If exotic Tahitian meets French cuisine, jaunts off the beaten path, black sandy shores and untouched natural beauty are your idea of a dream destination, look no further than Papeete, Tahiti.
Located in Tahiti Nui (the larger part of the island), the busy port city is undergoing a Renaissance of sorts and is the perfect place to disconnect or explore. Filled with scenic vistas, majestic waterfalls, secluded lagoons, colorful people and bustling food markets, there is plenty to do before you hop back on your cruise and depart to one of its more famous counterparts (Bora Bora being the most popular).
Spend a few days in Papeete and experience all the city has to offer:
Shop the Markets
The popular indoor market Marche de Pape’ete covers an entire city block and images of the fresh produce and fish stalls could fill a foodie’s Instagram for a month. Sample food from the mobile les roulottes (caravans in French, food trucks in English) and experience the local cuisine such as poisson cru (the classic ceviche is an island favorite) and poe (a dessert made from the root vegetable taro and sweetened with coconut milk and bananas). And be sure to try the Hinano lager, the traditional beer of Tahiti. Last but not least, rum drinks (known as the “Tahiti drink”) filled with pineapple and orange juice, passion fruit, vanilla and sugar are the pride of Papeete and a staple at cocktail hour.
Shoppers can pick up a pãreu or two for the beach along with Marquesan wood carvings, art, handicrafts or check out the local shops for the island’s famous black pearls.
Musée de la Perle Robert Wan
Tahiti and pearls are synonymous and what better place to get an education than a visit to the Robert Wan Pearl Museum. Visitors can learn all they need to know about the process of cultivating pearls at this tiny museum and the pearl magnate’s fabulous – and expensive – collection of pearls is worth the price of admission. Highlights include a view a pearl covered book that once belonged to Charles II of France and a copy of the prayer beads (designed with pearls) given to Pope John Paul in 1987.
Tour the Island
Heralded as one of the island’s most popular tourist attractions, the natural wonder known as Tiarei Arahoho Blowhole is a powerful eruption that is waiting for its close-up. Best seen by a tour as its unmarked on the narrow shoulder of a mountain road, the phenomena can best be explained by a battering surf crashing against the rocks that results in a geyser-like mountain of sea water.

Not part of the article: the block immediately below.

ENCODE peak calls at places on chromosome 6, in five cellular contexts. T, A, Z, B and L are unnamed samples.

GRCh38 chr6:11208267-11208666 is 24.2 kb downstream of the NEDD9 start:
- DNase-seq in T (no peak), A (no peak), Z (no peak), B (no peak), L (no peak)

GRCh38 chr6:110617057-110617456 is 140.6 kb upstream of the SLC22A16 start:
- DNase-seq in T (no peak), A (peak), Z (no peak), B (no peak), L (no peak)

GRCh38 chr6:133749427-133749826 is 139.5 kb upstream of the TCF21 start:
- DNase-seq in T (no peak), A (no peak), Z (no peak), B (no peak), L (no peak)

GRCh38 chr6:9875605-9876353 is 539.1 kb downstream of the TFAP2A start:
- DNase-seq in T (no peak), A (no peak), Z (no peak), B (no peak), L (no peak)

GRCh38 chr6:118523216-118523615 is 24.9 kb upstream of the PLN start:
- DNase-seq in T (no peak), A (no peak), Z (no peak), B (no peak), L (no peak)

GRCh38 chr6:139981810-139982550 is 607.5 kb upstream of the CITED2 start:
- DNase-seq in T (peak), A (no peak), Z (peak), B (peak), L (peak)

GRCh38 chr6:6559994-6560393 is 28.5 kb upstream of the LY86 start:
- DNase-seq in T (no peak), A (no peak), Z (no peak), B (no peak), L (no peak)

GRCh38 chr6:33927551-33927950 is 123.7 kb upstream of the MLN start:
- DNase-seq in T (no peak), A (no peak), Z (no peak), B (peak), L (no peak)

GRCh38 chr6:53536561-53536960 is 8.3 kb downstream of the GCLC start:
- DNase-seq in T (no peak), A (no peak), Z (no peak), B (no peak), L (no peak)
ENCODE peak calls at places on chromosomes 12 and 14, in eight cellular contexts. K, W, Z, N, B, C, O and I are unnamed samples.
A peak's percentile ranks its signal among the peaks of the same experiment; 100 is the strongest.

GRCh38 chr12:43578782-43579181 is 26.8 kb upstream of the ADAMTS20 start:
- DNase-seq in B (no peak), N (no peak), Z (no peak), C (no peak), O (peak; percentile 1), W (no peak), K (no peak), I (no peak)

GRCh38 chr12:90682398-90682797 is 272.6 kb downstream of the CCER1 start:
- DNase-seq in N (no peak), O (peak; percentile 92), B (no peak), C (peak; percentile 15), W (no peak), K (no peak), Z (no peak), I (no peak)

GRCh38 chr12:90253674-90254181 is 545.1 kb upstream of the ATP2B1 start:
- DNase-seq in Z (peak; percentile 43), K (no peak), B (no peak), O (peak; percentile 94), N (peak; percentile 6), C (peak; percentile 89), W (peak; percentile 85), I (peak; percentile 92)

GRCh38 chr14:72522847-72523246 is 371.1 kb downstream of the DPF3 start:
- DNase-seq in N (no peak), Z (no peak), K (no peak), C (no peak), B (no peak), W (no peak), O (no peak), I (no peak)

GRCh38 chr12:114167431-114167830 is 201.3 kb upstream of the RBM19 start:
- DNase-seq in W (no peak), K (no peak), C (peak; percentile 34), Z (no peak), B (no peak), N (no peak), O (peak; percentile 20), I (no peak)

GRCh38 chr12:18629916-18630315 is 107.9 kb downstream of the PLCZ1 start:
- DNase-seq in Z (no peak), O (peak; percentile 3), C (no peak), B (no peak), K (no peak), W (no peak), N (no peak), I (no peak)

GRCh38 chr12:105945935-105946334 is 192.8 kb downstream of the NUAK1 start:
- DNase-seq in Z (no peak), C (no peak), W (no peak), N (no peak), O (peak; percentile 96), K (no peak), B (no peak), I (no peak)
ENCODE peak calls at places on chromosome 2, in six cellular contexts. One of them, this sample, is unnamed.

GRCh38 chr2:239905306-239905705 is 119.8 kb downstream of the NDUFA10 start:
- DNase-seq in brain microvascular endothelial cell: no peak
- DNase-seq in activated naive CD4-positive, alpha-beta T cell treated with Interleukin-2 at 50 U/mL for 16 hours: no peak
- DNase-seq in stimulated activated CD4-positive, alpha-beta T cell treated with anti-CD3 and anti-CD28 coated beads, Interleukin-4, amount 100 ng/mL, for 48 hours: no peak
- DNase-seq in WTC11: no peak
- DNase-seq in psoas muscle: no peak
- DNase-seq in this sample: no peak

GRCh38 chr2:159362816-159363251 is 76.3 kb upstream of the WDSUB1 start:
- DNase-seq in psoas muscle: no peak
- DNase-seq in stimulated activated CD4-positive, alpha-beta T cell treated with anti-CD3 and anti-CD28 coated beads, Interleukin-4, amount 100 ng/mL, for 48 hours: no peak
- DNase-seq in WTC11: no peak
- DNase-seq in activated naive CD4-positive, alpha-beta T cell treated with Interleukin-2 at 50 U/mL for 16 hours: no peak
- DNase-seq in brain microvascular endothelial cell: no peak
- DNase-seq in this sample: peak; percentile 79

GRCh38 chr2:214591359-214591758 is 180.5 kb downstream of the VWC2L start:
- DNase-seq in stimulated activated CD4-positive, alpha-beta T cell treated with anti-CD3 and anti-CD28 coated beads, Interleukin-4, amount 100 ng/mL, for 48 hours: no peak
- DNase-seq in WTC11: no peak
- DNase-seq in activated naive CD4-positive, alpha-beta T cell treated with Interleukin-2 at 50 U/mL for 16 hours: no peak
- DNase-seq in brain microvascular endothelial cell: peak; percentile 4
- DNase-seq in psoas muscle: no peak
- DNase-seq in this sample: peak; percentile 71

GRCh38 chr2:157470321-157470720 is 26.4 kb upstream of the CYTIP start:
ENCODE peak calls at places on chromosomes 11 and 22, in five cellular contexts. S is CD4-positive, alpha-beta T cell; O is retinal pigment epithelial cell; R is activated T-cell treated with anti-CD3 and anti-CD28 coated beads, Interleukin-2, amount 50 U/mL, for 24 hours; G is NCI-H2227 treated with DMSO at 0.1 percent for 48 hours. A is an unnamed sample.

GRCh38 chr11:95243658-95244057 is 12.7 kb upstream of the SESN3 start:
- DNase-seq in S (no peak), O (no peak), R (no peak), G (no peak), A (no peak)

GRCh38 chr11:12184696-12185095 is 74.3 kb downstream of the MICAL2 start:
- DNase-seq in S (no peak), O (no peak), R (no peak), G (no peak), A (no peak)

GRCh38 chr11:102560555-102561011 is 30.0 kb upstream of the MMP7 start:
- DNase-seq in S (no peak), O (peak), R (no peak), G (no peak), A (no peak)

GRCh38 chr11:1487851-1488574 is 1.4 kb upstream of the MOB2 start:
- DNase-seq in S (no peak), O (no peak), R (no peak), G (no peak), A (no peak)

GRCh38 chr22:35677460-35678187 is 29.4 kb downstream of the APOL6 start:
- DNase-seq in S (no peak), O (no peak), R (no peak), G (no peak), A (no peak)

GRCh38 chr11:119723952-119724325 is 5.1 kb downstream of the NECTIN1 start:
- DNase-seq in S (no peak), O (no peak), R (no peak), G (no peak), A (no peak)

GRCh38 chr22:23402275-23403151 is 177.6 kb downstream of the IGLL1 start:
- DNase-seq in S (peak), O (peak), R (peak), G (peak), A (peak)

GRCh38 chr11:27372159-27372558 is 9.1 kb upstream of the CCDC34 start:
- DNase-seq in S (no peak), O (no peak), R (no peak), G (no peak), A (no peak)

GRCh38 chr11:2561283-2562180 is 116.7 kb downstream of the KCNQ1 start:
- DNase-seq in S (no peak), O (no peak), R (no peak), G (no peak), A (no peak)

Other nearby points of interest include fantastic waterfalls, colorful tropical flowers and manicured landscapes at the Vaipahi Gardens and the impressive three waterfalls at the Cascades of Faarumai. Visitors can also enjoy the breathtaking views from Venus Point where Captain Cook set up camp in 1769 and an observatory to mark the transit of Venus across the sun (an event that happens once a century).
A Welcome Respite
Take a moment out of your day to stop and smell the roses and enjoy the sights and sounds of nature at the Pā’ōfa’i Gardens. Rich with lush landscaped spaces, ornamental fish ponds and walking trails, it’s the perfect spot to enjoy a local cup of coffee. Or watch the world go by at Bougainville Park, a tropical oasis that comprises the area between Boulevard Pomare to Rue du General de Gaulle. Be sure to grab a delicacy or two from the les roulottes and delight in a picnic.
A Bit of History
Tour the co-author of Mutiny on the Bounty at the James Norman Hall Museum (La Maison de James Norman Hall) and see how a family lived the good life in paradise. The former World War I army pilot and prisoner of war moved to Tahiti in 1920 and penned several novels about the island with the biggest being his 1932 book turned film. The house is now an exact reproduction of their home filled with the author’s typewriter, memorabilia, manuscripts and heirlooms. One of the three Oscars won by Hall’s son cinematographer Conrad L. Hall is also in display.
Experience Papeete, Tahiti for yourself on board a Regent Seven Seas Cruise.